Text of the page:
A local media thought experiment: “The Bearwood Question”

So local TV is back on the agenda, offering more questions than answers. In the Guardian Media Talk podcast Matt Wells questioned Jeremy Hunt about the ability to deliver “local” in any meaningful way through broadcast television. TV, in its traditional broadcast sense, is territory based: signals have a “footprint” to which they are broadcast and which they can be received, and that footprint means that there is a hard map of territories and locales which can be served. And those locales do not always make sense to the people who receive the messages. 

One of the problems with local TV over digital terrestrial, as Wells points out, is that the footprints mean that some large areas that have two distinct identities cannot be served independently. So Manchester and Liverpool cannot receive “local” TV at the same time. Internet technology is seen as affording something much more flexible: both cities could receive local services simultaneously via an IPTV transmission.

That’s great but it shows that the problem is always framed by TV-think even by those who can see problems in the system. The question that is answered by IPTV isn’t “what should local news look like?” but “how do we overcome the limitations of radio waves to produce more broadcast footprints?”.

This is where the idea of “The Bearwood Question” comes in. Bearwood is a lovely area of the West Midlands that I’ve lived in a number of times. It sits across a local authority border and manages to not quite be Sandwell and not quite Birmingham. When I lived there I looked to Sandwell for local government, and to Birmingham for my cultural and social life. So what does “local media” mean in Bearwood?

  It’s incredibly subjective. I’m sure some of my neighbours were Black Country diaspora, drifting towards Brum the same way I was drifting out, and their sense of “local” would be very different to my own. Regional media is actually quite good at providing “local media” in this context as it sits across the footprint that encompasses Brum and Sandwell. That means it will deliver everyone in Bearwood a bit of what they need to answer local questions (albeit with a large dollop of things that are of little importance to their locale). Hyperlocal is effective at telling you what is happening on the doorstep, but the space between hyperlocal and regional is complicated, nuanced and personal. And that’s what putting local media online can answer – not “how do we make a broadcast footprint smaller?” but “how do we help people fill their own footprint with media that matter to them?”.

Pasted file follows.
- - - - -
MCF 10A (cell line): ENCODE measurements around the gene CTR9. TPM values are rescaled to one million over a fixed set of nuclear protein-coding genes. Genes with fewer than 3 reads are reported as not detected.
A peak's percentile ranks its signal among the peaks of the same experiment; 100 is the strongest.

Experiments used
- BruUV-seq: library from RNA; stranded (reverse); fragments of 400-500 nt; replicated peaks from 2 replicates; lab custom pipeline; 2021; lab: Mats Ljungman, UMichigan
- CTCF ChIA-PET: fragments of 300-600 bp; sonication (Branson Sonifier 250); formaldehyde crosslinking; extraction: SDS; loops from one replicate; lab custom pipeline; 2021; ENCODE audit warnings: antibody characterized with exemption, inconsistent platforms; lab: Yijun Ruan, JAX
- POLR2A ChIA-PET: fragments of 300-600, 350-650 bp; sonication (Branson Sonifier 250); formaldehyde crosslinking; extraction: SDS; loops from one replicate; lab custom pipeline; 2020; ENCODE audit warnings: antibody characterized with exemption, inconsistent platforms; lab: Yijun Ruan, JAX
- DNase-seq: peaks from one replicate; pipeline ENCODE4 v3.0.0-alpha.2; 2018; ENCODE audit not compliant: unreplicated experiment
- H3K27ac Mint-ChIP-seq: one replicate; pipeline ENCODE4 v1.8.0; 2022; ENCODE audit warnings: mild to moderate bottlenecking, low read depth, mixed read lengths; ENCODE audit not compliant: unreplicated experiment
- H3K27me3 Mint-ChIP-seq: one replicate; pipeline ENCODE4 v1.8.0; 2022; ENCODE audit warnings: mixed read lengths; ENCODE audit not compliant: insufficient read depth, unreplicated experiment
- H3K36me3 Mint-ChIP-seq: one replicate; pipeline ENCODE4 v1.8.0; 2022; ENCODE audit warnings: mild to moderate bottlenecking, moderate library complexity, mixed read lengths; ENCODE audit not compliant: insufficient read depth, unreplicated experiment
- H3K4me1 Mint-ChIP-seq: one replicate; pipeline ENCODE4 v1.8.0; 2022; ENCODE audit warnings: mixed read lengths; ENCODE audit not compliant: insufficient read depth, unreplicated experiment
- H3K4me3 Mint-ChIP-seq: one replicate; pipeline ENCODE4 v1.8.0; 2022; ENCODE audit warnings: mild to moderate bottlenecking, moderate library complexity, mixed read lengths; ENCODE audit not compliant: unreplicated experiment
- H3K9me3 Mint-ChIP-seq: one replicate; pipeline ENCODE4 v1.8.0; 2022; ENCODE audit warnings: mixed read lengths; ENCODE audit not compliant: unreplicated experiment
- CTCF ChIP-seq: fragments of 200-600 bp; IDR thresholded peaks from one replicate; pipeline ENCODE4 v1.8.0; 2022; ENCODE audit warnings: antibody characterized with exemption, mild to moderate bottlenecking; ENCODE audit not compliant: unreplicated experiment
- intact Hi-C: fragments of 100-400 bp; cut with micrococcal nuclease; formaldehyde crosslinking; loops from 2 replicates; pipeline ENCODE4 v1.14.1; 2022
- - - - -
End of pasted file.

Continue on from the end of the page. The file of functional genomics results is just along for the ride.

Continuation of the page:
(if any of this sounds familiar it’s because I’m a bit obsessed with Bearwood’s boundaries)

Why hyperlocal “fail” is sometimes actually hyperlocal “win”

I’ve just read an article called “5 reasons your local blog will fail” (http://www.pbs.org/idealab/2010/09/5-mistakes-that-make-local-blogs-fail259.html ). It’s an interesting read but it assumes profit as the only way to benchmark success of a local blog and it assumes advertising as being the way you make money out of your blog. Some local blogs are genuine community projects, and need to be benchmarked against non financial criteria (reach, engagement, number of contributors). Others may close or downscale (so ostensibly fail) because their principals are snapped up by media companies who recognise their talent or other opportunities that pay the bills. You could see the latter as a failure in terms of project longevity, but if the hyperlocal journalist set up their website as a calling card to find a better job then their project has been a success in terms of their own indicators. Think about the Bournville Village blog and Created in Birmingham. Both blogs gave a voice to interesting people who then got drawn off to do other things. In the case of CiB it happened twice, and after a fallow period, the project is now going strong after one of the original guys took control back. Bournville Village is interesting firstly because it’s founder got snapped up to launch hyper local projects for the Guardian and secondly because in it’s 2nd iteration it is thriving despite having many of the “fail” hallmarks from the article. It’s a one man gig, and that man, my BCU colleague Dave Harte, isn’t afraid to invest time in more mundane local issues (he’s a geek for gritting plans for example). I’m not sure how much he makes from ads on the blog, but he doesn’t appear to be giving up his day job yet. He’s getting something else from the blog altogether. I think it might be called “fun”.

That said, the general idea of each of the 5 reasons for failure are sound. It’s hard to sustain something without a support team, and it’s tough to gain an audience if they don’t know about you and if you don’t speak to their interests. I blame technology for this. It’s so easy to set something up in terms of engaging with the tools that it’s easy to miss the fundamental questions at the heart of what you are doing and why.